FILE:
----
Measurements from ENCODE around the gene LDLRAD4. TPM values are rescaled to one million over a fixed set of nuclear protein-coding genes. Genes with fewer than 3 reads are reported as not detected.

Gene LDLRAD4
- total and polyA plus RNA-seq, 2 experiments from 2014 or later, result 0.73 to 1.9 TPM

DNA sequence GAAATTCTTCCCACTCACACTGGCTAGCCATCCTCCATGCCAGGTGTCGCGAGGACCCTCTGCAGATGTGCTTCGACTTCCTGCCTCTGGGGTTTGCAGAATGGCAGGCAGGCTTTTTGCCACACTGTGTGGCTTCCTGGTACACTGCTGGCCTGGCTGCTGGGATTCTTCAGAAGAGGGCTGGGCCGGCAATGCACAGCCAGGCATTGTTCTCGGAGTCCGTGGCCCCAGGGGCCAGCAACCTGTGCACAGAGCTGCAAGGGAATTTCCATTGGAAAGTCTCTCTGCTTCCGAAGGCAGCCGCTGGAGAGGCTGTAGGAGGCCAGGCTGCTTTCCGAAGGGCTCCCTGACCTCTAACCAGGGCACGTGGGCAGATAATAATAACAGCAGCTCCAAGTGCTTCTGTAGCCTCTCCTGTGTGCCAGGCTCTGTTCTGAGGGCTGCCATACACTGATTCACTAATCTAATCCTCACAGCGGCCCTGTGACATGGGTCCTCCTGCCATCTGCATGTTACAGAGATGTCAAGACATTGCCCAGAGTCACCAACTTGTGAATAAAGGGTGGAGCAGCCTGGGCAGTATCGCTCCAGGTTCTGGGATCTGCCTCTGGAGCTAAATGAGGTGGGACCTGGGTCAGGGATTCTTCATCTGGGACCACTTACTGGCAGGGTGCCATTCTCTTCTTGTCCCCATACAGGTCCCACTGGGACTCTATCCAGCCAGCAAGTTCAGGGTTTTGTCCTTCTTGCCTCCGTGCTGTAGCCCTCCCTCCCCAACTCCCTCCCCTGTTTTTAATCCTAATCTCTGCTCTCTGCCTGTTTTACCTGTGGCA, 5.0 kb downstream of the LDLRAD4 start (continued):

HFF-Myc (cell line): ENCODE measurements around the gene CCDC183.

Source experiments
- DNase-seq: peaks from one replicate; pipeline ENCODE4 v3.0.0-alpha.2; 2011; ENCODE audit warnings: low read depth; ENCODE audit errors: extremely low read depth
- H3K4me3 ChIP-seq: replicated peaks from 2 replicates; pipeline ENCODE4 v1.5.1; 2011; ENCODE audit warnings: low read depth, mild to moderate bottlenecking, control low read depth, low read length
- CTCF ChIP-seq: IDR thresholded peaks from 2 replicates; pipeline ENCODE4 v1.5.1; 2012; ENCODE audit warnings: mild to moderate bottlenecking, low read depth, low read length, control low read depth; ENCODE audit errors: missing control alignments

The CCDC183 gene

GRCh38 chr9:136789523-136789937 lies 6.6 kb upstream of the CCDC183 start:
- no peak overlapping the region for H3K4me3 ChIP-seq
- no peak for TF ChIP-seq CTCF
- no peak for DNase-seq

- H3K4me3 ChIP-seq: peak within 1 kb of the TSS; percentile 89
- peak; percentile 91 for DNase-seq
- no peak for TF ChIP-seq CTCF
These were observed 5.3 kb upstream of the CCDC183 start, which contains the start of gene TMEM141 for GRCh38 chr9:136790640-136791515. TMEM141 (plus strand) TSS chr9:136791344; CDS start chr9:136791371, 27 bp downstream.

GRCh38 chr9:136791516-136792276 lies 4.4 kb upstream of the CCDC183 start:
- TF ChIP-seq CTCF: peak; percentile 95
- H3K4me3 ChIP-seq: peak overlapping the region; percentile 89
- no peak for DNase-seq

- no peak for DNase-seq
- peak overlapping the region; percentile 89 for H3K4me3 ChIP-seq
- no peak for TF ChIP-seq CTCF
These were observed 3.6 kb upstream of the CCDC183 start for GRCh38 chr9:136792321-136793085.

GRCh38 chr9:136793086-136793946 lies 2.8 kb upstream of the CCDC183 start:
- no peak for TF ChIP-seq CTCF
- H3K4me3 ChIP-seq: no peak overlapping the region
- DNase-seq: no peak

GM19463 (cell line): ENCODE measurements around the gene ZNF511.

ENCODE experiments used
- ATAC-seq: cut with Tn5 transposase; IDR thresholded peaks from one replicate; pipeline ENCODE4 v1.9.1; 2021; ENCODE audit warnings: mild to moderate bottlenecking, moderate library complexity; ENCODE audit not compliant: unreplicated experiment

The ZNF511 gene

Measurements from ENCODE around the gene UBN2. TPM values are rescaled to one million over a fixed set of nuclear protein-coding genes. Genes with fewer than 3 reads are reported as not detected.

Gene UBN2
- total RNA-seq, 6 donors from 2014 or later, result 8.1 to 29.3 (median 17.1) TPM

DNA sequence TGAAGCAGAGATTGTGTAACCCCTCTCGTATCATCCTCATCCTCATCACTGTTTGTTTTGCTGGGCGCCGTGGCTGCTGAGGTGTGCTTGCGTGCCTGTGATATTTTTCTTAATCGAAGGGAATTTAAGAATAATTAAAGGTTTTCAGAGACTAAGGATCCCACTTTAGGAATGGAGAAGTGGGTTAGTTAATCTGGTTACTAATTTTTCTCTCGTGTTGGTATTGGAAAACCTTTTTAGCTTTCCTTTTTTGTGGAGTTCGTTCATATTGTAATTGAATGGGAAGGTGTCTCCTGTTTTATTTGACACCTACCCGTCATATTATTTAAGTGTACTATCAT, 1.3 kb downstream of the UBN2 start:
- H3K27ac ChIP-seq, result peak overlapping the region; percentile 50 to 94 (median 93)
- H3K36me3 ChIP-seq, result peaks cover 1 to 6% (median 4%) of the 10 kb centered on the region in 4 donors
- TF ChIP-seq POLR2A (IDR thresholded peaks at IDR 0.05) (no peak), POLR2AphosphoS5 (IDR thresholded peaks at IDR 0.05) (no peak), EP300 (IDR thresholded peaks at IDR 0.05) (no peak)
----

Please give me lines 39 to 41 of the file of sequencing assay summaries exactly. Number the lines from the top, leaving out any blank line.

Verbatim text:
- H3K27ac ChIP-seq, result peak overlapping the region; percentile 50 to 94 (median 93)
- H3K36me3 ChIP-seq, result peaks cover 1 to 6% (median 4%) of the 10 kb centered on the region in 4 donors
- TF ChIP-seq POLR2A (IDR thresholded peaks at IDR 0.05) (no peak), POLR2AphosphoS5 (IDR thresholded peaks at IDR 0.05) (no peak), EP300 (IDR thresholded peaks at IDR 0.05) (no peak)